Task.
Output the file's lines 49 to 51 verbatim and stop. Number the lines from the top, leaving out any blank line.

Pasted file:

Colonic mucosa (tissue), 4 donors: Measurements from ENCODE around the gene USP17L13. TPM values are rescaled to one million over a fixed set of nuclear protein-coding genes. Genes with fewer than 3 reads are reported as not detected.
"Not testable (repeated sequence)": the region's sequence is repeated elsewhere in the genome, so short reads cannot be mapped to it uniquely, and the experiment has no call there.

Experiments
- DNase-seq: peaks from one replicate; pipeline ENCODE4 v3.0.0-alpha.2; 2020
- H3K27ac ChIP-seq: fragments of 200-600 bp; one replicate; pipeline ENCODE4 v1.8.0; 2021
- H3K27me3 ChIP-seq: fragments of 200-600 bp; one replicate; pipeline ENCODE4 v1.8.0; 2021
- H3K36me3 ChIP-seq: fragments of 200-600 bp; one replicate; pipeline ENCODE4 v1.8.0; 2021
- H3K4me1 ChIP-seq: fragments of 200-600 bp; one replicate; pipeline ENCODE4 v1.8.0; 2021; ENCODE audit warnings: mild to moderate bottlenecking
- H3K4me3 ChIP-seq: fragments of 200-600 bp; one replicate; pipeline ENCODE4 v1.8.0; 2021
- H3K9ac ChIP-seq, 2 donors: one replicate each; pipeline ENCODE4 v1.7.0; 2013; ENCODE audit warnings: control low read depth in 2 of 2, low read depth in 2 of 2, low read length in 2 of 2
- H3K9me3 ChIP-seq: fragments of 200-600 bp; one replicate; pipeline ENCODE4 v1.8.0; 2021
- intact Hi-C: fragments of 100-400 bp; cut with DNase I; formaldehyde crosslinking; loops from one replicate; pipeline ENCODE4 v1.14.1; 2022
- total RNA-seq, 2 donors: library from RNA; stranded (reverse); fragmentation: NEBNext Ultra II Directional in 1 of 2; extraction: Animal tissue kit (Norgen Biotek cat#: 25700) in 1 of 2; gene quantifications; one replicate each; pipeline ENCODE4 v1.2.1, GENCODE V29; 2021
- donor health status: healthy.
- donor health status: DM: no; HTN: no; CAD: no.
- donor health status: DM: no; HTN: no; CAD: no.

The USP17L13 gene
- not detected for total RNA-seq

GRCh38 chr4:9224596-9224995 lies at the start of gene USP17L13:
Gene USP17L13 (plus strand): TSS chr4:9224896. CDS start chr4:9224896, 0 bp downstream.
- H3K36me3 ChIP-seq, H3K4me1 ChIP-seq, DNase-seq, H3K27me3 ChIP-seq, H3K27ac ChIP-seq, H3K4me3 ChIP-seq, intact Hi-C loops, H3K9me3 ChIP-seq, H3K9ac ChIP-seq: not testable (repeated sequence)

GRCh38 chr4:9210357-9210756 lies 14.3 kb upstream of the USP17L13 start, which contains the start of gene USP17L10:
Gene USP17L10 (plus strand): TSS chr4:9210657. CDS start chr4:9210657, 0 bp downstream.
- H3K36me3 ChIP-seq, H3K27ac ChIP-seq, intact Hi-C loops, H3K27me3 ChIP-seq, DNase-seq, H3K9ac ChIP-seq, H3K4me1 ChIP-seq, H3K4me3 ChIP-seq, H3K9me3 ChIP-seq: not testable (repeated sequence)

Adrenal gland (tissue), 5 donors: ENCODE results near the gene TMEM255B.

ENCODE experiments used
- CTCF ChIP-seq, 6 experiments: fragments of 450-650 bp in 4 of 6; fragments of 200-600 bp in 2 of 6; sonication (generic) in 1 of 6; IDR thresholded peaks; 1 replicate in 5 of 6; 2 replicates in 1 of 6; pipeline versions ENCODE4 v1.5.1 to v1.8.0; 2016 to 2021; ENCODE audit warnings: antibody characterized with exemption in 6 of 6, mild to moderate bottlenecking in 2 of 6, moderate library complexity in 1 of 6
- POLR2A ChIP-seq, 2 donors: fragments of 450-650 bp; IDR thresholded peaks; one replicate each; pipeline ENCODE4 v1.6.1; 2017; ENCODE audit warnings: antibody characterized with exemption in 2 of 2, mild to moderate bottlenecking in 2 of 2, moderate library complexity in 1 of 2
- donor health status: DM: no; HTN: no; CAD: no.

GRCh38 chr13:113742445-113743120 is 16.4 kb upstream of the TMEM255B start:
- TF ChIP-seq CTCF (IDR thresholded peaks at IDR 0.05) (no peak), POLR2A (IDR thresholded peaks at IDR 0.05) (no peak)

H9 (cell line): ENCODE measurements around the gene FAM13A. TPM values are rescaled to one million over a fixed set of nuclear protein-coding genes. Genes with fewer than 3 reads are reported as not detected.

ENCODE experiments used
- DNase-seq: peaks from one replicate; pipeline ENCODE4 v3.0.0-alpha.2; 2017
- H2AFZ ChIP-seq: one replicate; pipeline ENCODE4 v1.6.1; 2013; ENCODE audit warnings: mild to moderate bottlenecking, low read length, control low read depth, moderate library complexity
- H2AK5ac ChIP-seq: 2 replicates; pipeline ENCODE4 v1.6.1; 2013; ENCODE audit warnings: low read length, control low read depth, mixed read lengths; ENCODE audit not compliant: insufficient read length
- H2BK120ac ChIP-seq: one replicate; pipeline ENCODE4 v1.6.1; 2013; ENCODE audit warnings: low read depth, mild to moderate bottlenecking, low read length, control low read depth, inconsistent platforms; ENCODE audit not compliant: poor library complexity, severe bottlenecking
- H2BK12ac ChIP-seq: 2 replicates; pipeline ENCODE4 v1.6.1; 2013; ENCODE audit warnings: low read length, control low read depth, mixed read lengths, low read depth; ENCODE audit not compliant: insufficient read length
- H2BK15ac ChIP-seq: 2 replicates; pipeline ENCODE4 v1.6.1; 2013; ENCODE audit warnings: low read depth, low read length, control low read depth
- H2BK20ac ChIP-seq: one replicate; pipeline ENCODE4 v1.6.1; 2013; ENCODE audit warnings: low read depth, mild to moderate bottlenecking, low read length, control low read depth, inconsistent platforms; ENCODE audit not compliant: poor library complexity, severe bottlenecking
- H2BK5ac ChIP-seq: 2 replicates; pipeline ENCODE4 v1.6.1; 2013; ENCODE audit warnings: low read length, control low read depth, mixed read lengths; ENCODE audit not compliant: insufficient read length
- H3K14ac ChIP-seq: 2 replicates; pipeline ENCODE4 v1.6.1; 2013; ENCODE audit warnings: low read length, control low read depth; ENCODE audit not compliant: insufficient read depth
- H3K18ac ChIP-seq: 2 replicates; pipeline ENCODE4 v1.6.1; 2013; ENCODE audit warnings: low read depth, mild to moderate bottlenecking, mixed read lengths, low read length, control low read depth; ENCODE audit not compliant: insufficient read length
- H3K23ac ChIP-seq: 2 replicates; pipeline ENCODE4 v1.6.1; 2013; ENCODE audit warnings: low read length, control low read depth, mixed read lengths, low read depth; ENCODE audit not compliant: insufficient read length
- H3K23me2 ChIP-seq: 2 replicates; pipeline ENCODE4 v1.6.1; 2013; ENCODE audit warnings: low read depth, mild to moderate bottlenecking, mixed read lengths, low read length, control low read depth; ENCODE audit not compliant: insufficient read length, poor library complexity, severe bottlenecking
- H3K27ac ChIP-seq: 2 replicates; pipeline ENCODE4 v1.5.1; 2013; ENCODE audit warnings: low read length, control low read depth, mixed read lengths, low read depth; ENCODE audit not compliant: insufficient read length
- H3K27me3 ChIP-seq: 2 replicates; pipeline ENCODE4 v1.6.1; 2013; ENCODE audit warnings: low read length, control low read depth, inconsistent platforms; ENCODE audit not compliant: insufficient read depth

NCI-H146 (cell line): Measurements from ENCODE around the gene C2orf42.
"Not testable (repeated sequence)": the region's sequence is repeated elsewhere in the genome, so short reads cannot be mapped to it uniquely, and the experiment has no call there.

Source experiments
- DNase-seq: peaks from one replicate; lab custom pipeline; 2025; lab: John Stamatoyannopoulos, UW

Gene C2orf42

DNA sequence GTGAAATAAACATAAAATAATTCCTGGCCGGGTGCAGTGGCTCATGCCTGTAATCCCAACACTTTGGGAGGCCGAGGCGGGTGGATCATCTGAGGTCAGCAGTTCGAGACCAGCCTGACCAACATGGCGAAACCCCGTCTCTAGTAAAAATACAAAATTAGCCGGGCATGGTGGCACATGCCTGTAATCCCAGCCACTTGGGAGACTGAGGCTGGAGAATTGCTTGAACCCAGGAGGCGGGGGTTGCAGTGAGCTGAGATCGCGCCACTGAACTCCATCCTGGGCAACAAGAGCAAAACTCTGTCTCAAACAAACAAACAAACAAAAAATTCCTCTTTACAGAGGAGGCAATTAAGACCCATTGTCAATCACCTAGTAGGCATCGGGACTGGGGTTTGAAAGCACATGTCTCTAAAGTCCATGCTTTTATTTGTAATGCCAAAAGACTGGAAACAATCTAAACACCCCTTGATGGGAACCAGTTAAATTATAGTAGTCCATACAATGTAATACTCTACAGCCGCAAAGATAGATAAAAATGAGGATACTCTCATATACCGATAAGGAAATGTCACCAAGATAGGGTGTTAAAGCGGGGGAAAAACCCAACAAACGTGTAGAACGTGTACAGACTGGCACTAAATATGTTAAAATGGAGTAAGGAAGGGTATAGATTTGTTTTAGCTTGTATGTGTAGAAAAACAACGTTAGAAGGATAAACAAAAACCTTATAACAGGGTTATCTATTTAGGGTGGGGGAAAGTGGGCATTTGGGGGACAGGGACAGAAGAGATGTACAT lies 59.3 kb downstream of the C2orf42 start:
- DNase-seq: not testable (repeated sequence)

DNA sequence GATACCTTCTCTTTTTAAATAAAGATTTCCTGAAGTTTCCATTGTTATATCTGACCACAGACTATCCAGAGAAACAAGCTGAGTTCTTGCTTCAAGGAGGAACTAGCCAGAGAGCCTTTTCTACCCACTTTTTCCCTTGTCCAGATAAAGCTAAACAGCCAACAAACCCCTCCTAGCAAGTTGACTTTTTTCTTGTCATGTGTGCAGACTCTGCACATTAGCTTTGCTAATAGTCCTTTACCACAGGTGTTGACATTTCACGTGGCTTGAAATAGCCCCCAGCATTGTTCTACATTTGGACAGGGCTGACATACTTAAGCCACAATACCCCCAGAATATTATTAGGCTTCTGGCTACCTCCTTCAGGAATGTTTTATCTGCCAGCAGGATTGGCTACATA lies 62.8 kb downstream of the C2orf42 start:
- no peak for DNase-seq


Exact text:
"Not testable (repeated sequence)": the region's sequence is repeated elsewhere in the genome, so short reads cannot be mapped to it uniquely, and the experiment has no call there.

Source experiments
- DNase-seq: peaks from one replicate; lab custom pipeline; 2025; lab: John Stamatoyannopoulos, UW